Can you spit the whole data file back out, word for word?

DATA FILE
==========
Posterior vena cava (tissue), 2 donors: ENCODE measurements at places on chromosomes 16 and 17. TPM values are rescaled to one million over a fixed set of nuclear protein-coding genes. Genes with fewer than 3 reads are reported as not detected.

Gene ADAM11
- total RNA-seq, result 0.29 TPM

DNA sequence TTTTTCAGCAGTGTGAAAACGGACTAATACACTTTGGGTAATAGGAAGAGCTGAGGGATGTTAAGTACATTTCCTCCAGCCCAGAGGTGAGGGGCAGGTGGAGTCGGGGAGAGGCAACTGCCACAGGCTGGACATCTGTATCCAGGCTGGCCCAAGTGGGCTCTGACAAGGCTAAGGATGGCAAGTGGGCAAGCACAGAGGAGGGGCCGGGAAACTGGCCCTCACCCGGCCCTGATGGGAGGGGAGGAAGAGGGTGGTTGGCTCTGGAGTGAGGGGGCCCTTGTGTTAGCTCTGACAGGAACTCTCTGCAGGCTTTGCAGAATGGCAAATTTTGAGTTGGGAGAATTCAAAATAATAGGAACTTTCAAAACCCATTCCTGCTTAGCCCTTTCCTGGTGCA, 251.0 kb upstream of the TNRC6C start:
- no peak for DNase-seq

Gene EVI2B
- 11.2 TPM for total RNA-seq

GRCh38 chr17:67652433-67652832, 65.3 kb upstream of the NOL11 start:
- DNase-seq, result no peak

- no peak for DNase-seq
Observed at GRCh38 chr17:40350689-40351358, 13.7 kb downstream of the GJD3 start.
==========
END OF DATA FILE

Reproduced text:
Posterior vena cava (tissue), 2 donors: ENCODE measurements at places on chromosomes 16 and 17. TPM values are rescaled to one million over a fixed set of nuclear protein-coding genes. Genes with fewer than 3 reads are reported as not detected.

Gene ADAM11
- total RNA-seq, result 0.29 TPM

DNA sequence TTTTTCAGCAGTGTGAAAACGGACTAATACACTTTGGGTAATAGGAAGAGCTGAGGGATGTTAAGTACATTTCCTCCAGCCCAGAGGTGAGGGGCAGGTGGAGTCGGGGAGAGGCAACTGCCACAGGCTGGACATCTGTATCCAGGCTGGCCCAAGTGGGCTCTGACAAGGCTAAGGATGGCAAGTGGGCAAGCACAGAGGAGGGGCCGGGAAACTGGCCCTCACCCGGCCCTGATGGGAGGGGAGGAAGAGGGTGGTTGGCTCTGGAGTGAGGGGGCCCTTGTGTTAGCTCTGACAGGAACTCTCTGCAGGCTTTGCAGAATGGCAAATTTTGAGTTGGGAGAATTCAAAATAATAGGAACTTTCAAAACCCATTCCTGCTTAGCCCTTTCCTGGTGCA, 251.0 kb upstream of the TNRC6C start:
- no peak for DNase-seq

Gene EVI2B
- 11.2 TPM for total RNA-seq

GRCh38 chr17:67652433-67652832, 65.3 kb upstream of the NOL11 start:
- DNase-seq, result no peak

- no peak for DNase-seq
Observed at GRCh38 chr17:40350689-40351358, 13.7 kb downstream of the GJD3 start.